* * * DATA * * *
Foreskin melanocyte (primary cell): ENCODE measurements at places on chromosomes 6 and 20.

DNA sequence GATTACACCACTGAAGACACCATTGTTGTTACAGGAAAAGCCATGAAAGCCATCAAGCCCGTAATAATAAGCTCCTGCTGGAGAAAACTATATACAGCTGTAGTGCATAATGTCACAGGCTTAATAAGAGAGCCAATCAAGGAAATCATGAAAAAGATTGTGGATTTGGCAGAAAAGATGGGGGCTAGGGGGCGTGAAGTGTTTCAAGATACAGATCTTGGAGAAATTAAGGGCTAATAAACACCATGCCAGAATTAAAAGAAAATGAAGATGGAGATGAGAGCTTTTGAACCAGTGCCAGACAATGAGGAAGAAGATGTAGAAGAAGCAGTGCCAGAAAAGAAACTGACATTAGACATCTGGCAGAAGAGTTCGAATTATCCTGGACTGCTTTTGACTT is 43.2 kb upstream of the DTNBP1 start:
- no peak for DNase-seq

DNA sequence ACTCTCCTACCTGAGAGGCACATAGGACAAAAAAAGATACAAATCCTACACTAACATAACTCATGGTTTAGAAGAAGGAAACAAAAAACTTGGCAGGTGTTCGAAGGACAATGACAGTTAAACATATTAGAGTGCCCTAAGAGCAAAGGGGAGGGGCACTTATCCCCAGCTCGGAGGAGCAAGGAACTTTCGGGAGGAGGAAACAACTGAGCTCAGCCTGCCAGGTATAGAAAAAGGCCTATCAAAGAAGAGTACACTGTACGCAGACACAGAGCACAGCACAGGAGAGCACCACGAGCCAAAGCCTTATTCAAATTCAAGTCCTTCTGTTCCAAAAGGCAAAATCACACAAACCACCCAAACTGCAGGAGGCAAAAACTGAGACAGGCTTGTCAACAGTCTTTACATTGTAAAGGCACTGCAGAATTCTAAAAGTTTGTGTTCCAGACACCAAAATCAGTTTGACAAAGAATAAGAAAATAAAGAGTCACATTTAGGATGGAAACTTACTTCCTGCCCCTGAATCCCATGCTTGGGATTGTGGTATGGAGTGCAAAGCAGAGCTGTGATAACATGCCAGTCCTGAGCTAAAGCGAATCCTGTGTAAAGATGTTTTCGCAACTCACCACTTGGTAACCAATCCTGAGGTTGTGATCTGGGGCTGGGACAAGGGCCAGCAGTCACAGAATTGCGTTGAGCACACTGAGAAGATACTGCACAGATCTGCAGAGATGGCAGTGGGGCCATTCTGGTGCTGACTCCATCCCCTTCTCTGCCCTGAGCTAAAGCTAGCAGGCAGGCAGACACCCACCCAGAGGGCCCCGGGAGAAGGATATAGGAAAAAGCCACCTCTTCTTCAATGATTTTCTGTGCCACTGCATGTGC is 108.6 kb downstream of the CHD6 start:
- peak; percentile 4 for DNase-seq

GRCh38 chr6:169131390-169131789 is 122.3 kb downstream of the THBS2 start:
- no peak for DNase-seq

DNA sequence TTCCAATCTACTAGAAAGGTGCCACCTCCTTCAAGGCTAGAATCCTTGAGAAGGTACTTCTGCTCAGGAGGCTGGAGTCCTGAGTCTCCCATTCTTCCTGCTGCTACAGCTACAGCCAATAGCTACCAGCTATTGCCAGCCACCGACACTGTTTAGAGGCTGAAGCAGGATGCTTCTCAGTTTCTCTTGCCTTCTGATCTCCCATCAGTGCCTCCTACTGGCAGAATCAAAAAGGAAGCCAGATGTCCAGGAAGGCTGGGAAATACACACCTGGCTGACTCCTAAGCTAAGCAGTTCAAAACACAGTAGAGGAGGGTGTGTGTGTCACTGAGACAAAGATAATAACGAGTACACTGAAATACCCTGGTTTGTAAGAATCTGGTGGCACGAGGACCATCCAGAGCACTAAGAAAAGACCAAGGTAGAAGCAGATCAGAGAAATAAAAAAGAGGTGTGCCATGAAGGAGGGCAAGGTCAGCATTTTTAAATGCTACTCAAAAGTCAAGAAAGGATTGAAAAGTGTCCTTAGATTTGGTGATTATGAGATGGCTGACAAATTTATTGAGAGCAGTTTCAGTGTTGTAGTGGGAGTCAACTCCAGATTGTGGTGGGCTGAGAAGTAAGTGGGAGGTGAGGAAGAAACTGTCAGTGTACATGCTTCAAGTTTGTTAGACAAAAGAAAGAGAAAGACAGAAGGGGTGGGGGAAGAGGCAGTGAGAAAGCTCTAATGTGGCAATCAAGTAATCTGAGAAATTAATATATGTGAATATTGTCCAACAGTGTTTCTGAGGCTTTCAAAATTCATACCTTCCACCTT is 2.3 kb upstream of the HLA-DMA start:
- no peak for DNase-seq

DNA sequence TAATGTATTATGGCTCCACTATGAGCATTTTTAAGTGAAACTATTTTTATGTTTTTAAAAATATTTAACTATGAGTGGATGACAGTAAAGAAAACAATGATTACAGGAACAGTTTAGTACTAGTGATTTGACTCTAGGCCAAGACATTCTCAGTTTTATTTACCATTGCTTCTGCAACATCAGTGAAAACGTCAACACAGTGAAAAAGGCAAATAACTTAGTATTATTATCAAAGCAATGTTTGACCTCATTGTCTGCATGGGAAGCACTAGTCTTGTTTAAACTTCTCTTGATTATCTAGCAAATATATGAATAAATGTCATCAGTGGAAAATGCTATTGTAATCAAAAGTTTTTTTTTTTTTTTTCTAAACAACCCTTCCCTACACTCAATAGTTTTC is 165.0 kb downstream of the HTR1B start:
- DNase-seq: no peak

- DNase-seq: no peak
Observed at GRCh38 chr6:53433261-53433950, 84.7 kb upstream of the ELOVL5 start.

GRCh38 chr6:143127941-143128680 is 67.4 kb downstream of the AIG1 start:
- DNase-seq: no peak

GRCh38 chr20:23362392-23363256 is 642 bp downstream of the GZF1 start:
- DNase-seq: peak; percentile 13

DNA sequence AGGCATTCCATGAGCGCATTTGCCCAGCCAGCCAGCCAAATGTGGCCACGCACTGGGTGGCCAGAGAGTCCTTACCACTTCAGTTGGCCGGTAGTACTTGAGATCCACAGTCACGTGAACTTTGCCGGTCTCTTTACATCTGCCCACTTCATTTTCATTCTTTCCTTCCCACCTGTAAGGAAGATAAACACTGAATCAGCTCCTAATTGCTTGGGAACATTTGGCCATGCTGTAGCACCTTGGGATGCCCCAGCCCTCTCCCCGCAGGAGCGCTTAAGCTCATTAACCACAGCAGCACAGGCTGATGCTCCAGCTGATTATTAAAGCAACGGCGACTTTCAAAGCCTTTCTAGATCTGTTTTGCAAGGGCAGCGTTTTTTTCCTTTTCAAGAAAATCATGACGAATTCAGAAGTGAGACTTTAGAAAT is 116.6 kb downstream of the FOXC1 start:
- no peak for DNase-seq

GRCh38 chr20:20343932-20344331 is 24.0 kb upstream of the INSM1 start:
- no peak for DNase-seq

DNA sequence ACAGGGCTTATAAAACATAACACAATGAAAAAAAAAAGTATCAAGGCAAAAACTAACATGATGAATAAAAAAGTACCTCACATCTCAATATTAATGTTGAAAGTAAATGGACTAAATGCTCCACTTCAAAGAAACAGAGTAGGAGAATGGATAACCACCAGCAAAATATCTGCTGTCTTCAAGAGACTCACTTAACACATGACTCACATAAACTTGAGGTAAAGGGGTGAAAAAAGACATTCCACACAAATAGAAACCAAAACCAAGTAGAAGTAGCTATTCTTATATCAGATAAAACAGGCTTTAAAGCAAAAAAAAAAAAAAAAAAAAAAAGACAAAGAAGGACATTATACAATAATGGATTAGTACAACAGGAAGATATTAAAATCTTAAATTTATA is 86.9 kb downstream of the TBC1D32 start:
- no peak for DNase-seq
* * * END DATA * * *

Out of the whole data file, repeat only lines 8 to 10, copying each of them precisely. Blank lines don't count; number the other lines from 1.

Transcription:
DNA sequence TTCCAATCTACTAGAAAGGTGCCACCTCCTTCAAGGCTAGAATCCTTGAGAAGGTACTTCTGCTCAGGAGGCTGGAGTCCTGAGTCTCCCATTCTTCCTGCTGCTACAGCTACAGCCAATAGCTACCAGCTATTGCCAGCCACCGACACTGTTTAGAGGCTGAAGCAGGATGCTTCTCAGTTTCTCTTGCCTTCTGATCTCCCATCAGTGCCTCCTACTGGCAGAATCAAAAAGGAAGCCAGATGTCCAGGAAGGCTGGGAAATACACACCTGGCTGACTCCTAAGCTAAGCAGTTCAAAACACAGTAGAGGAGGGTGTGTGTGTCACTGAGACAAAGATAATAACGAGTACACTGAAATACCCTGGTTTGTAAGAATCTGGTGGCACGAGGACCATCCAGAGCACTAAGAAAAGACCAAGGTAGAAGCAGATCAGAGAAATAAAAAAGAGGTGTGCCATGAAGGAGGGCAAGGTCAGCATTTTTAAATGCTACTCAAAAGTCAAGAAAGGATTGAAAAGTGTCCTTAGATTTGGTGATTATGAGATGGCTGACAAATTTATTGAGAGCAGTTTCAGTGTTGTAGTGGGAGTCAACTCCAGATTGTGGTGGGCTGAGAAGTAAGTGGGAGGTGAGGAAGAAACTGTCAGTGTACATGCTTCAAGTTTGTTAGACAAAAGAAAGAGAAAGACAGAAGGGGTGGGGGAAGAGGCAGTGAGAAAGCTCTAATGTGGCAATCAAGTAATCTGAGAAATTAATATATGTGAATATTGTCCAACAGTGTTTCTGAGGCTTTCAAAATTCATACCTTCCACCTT is 2.3 kb upstream of the HLA-DMA start:
- no peak for DNase-seq

DNA sequence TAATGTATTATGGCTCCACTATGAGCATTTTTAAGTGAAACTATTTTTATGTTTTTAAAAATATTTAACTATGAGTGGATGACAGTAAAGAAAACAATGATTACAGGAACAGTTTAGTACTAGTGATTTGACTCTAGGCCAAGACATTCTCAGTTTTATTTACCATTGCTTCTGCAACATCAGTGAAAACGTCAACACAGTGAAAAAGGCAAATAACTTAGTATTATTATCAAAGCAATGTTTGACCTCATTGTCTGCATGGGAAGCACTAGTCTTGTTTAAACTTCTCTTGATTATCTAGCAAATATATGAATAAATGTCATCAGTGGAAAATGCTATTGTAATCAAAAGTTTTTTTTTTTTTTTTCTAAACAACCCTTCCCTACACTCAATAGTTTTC is 165.0 kb downstream of the HTR1B start: